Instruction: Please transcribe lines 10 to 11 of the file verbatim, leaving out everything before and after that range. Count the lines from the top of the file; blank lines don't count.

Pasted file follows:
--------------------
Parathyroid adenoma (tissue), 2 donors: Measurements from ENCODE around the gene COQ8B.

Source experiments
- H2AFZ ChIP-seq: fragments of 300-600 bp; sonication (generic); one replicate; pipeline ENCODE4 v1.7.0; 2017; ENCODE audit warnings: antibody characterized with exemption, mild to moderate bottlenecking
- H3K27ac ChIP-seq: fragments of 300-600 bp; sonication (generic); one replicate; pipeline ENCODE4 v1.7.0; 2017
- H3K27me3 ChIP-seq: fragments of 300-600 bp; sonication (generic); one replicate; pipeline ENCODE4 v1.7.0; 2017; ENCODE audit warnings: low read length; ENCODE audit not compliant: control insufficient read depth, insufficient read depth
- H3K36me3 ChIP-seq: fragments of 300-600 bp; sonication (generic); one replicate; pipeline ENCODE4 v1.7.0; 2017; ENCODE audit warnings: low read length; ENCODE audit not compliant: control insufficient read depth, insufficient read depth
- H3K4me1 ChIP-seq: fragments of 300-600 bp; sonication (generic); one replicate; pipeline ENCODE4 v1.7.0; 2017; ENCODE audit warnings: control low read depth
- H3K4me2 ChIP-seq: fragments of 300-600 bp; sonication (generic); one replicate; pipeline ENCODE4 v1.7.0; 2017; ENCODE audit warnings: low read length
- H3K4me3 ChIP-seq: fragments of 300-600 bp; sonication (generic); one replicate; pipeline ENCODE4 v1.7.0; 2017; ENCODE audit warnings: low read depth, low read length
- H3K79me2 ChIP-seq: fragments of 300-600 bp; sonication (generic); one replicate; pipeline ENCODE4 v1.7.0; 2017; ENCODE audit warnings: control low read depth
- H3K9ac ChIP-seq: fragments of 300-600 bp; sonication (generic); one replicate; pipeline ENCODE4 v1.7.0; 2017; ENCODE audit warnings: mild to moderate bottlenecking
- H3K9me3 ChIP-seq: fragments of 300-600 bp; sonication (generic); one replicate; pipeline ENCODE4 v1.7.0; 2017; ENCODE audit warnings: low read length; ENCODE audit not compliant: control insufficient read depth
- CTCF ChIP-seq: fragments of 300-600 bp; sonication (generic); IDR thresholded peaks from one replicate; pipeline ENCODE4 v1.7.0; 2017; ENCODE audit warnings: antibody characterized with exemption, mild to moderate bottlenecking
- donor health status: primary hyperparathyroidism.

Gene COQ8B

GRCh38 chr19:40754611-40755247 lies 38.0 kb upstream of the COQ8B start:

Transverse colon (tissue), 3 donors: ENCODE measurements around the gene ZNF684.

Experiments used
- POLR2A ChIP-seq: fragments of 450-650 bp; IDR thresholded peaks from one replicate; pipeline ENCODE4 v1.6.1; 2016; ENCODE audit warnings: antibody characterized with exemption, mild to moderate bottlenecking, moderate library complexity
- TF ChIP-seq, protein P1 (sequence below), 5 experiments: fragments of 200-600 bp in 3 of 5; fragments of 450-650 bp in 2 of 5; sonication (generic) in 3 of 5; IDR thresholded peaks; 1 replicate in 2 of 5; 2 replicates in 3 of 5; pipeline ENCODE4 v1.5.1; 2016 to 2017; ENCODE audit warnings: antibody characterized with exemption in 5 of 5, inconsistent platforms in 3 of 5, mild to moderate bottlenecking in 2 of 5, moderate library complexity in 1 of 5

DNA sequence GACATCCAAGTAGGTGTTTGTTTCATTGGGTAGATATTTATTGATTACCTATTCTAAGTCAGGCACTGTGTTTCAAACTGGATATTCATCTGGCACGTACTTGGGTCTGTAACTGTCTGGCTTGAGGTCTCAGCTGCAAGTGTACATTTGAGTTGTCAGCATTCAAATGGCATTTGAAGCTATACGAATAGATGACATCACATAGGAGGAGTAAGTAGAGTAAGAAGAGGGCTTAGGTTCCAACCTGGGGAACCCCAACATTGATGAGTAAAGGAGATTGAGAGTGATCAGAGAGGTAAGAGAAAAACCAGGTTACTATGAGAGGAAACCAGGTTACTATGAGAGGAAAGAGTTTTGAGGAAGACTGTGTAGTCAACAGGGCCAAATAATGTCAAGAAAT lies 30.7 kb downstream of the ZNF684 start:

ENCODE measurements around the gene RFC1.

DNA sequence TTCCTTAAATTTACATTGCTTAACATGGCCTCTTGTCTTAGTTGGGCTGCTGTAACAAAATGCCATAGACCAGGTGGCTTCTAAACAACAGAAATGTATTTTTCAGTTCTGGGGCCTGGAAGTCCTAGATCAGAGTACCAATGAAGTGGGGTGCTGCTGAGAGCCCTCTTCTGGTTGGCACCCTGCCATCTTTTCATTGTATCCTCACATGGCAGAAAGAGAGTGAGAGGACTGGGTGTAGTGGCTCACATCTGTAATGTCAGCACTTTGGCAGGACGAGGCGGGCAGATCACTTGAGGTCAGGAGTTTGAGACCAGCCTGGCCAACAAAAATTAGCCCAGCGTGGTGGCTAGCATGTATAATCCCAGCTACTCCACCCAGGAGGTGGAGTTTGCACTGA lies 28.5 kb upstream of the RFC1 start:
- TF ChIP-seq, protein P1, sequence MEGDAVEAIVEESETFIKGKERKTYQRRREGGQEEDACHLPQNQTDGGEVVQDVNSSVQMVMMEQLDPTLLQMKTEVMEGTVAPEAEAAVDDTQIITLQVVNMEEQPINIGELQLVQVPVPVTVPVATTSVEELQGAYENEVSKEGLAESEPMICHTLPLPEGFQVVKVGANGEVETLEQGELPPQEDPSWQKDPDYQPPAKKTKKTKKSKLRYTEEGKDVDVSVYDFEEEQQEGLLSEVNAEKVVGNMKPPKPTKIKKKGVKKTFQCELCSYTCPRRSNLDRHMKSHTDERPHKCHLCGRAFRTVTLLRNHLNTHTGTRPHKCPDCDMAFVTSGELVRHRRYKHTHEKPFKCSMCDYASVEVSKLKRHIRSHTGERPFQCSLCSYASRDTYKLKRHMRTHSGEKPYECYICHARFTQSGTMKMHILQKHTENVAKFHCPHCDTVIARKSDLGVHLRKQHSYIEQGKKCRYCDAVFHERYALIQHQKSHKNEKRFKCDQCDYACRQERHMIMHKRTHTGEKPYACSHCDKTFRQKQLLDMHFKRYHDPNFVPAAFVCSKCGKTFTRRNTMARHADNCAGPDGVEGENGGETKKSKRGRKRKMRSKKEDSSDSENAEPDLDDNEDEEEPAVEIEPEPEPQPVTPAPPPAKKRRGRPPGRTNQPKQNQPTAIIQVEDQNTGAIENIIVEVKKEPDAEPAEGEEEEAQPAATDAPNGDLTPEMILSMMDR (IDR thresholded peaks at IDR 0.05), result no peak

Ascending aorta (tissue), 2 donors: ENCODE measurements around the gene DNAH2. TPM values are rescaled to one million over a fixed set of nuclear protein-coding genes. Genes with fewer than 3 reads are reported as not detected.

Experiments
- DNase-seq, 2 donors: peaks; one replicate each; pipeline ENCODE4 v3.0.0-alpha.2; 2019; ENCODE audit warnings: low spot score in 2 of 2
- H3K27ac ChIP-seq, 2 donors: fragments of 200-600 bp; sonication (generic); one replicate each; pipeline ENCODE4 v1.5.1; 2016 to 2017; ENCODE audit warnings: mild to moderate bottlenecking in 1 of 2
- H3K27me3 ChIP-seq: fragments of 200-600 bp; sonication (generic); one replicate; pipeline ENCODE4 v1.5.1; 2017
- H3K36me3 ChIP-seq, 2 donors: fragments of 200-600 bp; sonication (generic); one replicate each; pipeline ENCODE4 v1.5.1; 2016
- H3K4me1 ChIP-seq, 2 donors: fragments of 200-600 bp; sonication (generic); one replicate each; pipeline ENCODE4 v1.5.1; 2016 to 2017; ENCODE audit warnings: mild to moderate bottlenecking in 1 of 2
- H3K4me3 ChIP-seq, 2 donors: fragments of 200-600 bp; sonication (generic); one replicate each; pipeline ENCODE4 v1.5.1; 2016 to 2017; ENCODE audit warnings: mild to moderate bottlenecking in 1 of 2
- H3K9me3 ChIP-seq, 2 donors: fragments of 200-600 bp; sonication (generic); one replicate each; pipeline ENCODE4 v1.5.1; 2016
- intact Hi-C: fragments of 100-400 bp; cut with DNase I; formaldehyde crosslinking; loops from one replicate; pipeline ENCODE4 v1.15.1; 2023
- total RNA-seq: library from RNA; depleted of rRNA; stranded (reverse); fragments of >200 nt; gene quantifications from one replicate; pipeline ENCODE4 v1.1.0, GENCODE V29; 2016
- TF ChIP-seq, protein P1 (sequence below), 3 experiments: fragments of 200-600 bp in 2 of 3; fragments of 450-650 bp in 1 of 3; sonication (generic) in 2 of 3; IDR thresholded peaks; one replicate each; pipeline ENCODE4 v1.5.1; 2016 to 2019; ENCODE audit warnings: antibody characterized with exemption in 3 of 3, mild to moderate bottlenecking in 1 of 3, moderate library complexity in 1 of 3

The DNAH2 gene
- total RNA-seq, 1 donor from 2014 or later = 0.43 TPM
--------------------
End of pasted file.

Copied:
- H3K79me2 ChIP-seq: fragments of 300-600 bp; sonication (generic); one replicate; pipeline ENCODE4 v1.7.0; 2017; ENCODE audit warnings: control low read depth
- H3K9ac ChIP-seq: fragments of 300-600 bp; sonication (generic); one replicate; pipeline ENCODE4 v1.7.0; 2017; ENCODE audit warnings: mild to moderate bottlenecking